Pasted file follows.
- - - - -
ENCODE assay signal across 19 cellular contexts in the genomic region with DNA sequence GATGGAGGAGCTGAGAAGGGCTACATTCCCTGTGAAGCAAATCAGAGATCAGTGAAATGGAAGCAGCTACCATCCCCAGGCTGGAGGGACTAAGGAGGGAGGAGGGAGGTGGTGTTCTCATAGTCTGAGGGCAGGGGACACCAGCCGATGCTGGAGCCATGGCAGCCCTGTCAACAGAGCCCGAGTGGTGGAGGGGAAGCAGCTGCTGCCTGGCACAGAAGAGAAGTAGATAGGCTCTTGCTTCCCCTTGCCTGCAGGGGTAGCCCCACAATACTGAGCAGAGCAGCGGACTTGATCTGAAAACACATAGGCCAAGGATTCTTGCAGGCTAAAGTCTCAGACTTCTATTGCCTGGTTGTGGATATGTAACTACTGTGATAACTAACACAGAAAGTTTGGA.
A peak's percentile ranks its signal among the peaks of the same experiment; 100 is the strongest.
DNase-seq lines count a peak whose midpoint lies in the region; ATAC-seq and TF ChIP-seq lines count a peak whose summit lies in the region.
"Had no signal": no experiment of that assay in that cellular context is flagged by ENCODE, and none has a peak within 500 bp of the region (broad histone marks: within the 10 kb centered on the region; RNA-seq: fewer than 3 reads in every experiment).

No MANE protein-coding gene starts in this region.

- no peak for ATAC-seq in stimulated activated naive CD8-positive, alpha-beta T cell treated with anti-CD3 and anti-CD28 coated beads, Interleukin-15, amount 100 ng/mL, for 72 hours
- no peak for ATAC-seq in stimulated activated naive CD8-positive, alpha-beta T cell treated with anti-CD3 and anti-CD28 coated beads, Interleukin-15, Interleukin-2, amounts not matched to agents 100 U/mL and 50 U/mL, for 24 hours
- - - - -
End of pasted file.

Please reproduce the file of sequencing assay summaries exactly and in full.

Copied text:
ENCODE assay signal across 19 cellular contexts in the genomic region with DNA sequence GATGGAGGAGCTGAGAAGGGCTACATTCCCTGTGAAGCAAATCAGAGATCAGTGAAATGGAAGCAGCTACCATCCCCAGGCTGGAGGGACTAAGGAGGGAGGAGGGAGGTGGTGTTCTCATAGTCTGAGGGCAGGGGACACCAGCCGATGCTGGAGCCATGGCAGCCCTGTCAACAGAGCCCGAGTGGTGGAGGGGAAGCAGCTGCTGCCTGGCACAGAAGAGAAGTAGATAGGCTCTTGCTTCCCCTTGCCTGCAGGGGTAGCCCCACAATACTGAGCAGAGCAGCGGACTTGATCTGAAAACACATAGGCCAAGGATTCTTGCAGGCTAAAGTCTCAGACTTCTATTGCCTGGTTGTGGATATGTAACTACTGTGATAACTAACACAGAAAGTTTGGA.
A peak's percentile ranks its signal among the peaks of the same experiment; 100 is the strongest.
DNase-seq lines count a peak whose midpoint lies in the region; ATAC-seq and TF ChIP-seq lines count a peak whose summit lies in the region.
"Had no signal": no experiment of that assay in that cellular context is flagged by ENCODE, and none has a peak within 500 bp of the region (broad histone marks: within the 10 kb centered on the region; RNA-seq: fewer than 3 reads in every experiment).

No MANE protein-coding gene starts in this region.

- no peak for ATAC-seq in stimulated activated naive CD8-positive, alpha-beta T cell treated with anti-CD3 and anti-CD28 coated beads, Interleukin-15, amount 100 ng/mL, for 72 hours
- no peak for ATAC-seq in stimulated activated naive CD8-positive, alpha-beta T cell treated with anti-CD3 and anti-CD28 coated beads, Interleukin-15, Interleukin-2, amounts not matched to agents 100 U/mL and 50 U/mL, for 24 hours